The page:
Dozens of birds of prey were illegally shot, trapped and poisoned in 2019, according to the latest bird crime report from the RSPB.
There were 85 confirmed incidents of bird of prey persecution last year, involving birds such as buzzards, red kites, peregrine falcons, golden eagles and hen harriers, the report found.
The highest concentrations of crimes were in the north of England and Scotland, with North Yorkshire the worst spot, and half the confirmed incidents occurred within protected landscapes, the conservation charity said.
The RSPB said its data, peer-reviewed science and population surveys showed persecution was concentrated on and near grouse moors, and called for tougher action on the industry to end the killing of protected species.
It also said a growing number of satellite-tagged birds of prey such as hen harriers were vanishing in suspicious circumstances – leading conservationists to believe they had been illegally killed.
And persecution continued during the Covid-19 lockdown, according to the RSPB, with its investigation unit seeing its busiest ever spring dealing with reports of bird of prey crimes and helping police with investigations.
The charity is urging the Government to act to address “environmentally damaging practices” by grouse moors including persecution of birds of prey and burning of moorland vegetation on peat soils.
All birds of prey are protected under the Wildlife and Countryside Act 1981, but the RSPB warned the law was failing to protect them.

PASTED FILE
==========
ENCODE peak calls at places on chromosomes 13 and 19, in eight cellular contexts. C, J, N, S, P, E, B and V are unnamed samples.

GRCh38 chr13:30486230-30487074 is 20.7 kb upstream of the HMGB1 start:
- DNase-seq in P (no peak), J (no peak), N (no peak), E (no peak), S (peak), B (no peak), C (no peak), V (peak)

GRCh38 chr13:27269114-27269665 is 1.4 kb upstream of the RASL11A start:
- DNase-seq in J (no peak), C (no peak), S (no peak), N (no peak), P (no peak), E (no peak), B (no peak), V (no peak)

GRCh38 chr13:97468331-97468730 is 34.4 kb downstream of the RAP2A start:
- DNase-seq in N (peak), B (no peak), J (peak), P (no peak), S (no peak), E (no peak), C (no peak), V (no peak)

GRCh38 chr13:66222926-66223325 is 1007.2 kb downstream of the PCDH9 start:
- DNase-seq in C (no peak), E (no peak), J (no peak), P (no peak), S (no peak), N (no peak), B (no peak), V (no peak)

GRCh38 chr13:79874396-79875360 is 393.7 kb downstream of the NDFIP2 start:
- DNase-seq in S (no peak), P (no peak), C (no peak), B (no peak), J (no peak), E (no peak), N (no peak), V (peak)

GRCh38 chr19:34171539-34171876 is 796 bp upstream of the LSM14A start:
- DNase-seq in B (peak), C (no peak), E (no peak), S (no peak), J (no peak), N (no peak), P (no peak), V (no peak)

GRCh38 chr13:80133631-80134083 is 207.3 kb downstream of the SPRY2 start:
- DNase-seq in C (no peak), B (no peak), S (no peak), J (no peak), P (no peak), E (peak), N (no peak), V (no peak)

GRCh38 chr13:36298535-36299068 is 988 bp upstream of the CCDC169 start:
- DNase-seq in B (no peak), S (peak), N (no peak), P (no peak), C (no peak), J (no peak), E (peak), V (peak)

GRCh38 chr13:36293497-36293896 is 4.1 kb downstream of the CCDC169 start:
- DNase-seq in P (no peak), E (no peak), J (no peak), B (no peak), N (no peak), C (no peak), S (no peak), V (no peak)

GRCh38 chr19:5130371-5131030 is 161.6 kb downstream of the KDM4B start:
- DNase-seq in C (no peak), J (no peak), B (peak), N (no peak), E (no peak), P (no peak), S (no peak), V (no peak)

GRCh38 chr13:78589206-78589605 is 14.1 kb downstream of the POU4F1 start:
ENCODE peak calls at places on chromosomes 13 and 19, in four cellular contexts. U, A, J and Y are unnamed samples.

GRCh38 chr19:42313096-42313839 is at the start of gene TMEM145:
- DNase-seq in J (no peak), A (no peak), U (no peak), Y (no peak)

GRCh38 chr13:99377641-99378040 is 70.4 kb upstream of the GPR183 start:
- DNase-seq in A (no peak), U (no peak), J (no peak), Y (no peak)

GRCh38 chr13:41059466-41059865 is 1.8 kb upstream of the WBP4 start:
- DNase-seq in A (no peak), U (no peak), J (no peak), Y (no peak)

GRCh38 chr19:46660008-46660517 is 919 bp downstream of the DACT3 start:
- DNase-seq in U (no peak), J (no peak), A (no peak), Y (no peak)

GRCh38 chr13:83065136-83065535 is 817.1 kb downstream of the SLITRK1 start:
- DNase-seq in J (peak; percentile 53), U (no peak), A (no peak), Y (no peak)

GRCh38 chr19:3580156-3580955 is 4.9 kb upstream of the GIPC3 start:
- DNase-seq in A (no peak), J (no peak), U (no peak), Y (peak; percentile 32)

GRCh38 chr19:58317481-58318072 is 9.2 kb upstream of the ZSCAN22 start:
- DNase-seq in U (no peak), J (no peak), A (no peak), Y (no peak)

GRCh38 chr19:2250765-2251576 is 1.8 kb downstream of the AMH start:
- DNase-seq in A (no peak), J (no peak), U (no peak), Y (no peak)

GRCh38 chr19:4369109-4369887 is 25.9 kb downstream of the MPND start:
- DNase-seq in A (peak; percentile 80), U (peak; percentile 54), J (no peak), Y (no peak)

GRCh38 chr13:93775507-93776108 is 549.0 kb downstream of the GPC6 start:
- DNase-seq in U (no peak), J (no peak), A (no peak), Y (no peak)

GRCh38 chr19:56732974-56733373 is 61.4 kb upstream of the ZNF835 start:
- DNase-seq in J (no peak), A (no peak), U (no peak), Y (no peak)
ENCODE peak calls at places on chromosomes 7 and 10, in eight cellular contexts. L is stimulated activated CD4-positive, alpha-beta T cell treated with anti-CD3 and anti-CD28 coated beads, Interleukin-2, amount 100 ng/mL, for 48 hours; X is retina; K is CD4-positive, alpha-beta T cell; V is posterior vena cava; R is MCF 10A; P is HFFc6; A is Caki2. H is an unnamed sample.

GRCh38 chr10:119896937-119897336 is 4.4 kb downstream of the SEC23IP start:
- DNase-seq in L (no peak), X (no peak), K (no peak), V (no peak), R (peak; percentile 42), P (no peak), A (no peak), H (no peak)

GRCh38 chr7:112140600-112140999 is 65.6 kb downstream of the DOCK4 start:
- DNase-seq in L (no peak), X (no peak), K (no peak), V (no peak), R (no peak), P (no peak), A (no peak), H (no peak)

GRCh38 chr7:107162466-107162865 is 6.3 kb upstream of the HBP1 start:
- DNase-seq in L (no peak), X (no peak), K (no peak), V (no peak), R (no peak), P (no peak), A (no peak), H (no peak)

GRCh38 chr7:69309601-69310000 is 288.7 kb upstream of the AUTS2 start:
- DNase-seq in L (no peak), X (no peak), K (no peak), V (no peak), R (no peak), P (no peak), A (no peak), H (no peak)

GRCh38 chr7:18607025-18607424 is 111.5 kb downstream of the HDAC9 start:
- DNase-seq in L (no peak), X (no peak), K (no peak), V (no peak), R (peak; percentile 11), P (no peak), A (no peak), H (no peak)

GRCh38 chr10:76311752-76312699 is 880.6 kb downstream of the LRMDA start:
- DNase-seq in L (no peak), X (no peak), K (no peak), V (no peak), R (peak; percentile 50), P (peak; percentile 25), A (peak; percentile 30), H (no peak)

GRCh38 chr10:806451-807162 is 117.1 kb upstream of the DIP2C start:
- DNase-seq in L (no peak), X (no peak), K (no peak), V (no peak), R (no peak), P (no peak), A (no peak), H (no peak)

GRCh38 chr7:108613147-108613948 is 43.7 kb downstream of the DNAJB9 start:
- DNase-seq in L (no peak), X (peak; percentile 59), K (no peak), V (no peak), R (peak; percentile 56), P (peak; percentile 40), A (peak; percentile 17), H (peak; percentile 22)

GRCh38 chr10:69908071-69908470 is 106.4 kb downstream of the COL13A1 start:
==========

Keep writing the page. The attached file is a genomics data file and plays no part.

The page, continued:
Mark Thomas, the RSPB’s head of investigations UK, said: “Once again the bird crime report shows that protected birds of prey like hen harriers, peregrines and golden eagles are being relentlessly persecuted, particularly in areas dominated by driven grouse shooting.
“At a time when the world – and the UK in particular – is seeing catastrophic declines in wildlife populations, the destruction of rare wildlife looks like the opposite of progress.”
He said that there could be 12 times as many hen harriers breeding in England if illegal killing stopped and said the shooting community could not “control the criminals within their ranks”.
“UK governments must implement tougher legislation to bring the driven grouse shooting industry in line with the law, stamp out environmentally damaging practices and deliver on the UK’s nature recovery targets,” he said.
Amanda Anderson, director of the Moorland Association, which represents moor owners and managers in England, said bird crime figures were down compared to those issued by the RSPB last year.
And she said: “We condemn in the strongest possible terms all forms of wildlife crime, including any incidents of bird of prey persecution, and the moorland sector has a zero tolerance approach to such activity.
“The Moorland Association and its members are committed to restoring bird of prey populations to sustainable levels, and are delighted to have helped achieve the recent increases in their populations.”
She pointed to a record breeding season for hen harriers in England with 12 out of the 19 successful nests located on grouse moors, producing 40 out of the 60 chicks which fledged.
“Grouse moors are welcome habitats for a wide range of wildlife and we work diligently alongside local police groups to tackle any criminal activity,” she added.
A Government spokesperson said: “We recognise the importance of tackling wildlife crime, which is why we directly fund the National Wildlife Crime Unit who provide intelligence and support to police forces protecting our precious wildlife – including birds of prey.”
“We are clear those found guilty of killing these majestic animals should be subject to the full force of the law.”